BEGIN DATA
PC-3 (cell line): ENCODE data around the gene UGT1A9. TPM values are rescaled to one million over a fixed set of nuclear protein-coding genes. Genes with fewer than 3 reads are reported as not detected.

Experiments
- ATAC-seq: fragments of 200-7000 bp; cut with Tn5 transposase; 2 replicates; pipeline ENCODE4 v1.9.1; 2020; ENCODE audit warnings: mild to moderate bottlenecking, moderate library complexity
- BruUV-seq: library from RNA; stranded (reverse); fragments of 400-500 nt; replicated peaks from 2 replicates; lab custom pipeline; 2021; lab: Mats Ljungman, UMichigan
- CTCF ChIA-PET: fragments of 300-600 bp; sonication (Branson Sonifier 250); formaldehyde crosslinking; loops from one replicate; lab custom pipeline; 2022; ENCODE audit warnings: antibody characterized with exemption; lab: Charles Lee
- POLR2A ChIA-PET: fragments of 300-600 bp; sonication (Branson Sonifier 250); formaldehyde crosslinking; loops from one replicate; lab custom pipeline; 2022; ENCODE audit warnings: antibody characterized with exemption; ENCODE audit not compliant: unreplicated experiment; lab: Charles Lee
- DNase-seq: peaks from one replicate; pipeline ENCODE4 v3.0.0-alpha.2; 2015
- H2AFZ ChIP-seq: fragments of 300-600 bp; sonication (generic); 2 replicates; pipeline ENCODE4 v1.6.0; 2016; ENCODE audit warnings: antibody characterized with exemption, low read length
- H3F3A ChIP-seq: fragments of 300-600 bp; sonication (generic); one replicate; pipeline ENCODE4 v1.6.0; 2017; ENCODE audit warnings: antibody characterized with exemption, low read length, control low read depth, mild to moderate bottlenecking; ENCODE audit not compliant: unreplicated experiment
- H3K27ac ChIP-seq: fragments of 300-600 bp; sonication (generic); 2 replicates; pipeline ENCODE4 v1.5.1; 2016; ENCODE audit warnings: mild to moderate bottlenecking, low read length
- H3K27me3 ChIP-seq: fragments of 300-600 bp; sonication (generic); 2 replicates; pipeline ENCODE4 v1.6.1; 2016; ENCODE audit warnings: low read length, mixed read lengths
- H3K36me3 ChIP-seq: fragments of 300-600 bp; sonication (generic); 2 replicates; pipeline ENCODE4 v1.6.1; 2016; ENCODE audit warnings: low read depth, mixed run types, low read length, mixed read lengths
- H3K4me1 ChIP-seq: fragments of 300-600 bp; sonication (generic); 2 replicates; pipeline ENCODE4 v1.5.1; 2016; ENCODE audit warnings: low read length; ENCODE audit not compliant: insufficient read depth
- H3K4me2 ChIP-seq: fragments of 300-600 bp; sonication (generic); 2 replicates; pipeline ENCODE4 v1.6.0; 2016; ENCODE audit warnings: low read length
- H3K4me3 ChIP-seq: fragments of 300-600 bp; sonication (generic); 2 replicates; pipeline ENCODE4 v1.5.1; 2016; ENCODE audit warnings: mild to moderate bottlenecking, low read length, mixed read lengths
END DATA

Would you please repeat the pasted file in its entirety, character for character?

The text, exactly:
PC-3 (cell line): ENCODE data around the gene UGT1A9. TPM values are rescaled to one million over a fixed set of nuclear protein-coding genes. Genes with fewer than 3 reads are reported as not detected.

Experiments
- ATAC-seq: fragments of 200-7000 bp; cut with Tn5 transposase; 2 replicates; pipeline ENCODE4 v1.9.1; 2020; ENCODE audit warnings: mild to moderate bottlenecking, moderate library complexity
- BruUV-seq: library from RNA; stranded (reverse); fragments of 400-500 nt; replicated peaks from 2 replicates; lab custom pipeline; 2021; lab: Mats Ljungman, UMichigan
- CTCF ChIA-PET: fragments of 300-600 bp; sonication (Branson Sonifier 250); formaldehyde crosslinking; loops from one replicate; lab custom pipeline; 2022; ENCODE audit warnings: antibody characterized with exemption; lab: Charles Lee
- POLR2A ChIA-PET: fragments of 300-600 bp; sonication (Branson Sonifier 250); formaldehyde crosslinking; loops from one replicate; lab custom pipeline; 2022; ENCODE audit warnings: antibody characterized with exemption; ENCODE audit not compliant: unreplicated experiment; lab: Charles Lee
- DNase-seq: peaks from one replicate; pipeline ENCODE4 v3.0.0-alpha.2; 2015
- H2AFZ ChIP-seq: fragments of 300-600 bp; sonication (generic); 2 replicates; pipeline ENCODE4 v1.6.0; 2016; ENCODE audit warnings: antibody characterized with exemption, low read length
- H3F3A ChIP-seq: fragments of 300-600 bp; sonication (generic); one replicate; pipeline ENCODE4 v1.6.0; 2017; ENCODE audit warnings: antibody characterized with exemption, low read length, control low read depth, mild to moderate bottlenecking; ENCODE audit not compliant: unreplicated experiment
- H3K27ac ChIP-seq: fragments of 300-600 bp; sonication (generic); 2 replicates; pipeline ENCODE4 v1.5.1; 2016; ENCODE audit warnings: mild to moderate bottlenecking, low read length
- H3K27me3 ChIP-seq: fragments of 300-600 bp; sonication (generic); 2 replicates; pipeline ENCODE4 v1.6.1; 2016; ENCODE audit warnings: low read length, mixed read lengths
- H3K36me3 ChIP-seq: fragments of 300-600 bp; sonication (generic); 2 replicates; pipeline ENCODE4 v1.6.1; 2016; ENCODE audit warnings: low read depth, mixed run types, low read length, mixed read lengths
- H3K4me1 ChIP-seq: fragments of 300-600 bp; sonication (generic); 2 replicates; pipeline ENCODE4 v1.5.1; 2016; ENCODE audit warnings: low read length; ENCODE audit not compliant: insufficient read depth
- H3K4me2 ChIP-seq: fragments of 300-600 bp; sonication (generic); 2 replicates; pipeline ENCODE4 v1.6.0; 2016; ENCODE audit warnings: low read length
- H3K4me3 ChIP-seq: fragments of 300-600 bp; sonication (generic); 2 replicates; pipeline ENCODE4 v1.5.1; 2016; ENCODE audit warnings: mild to moderate bottlenecking, low read length, mixed read lengths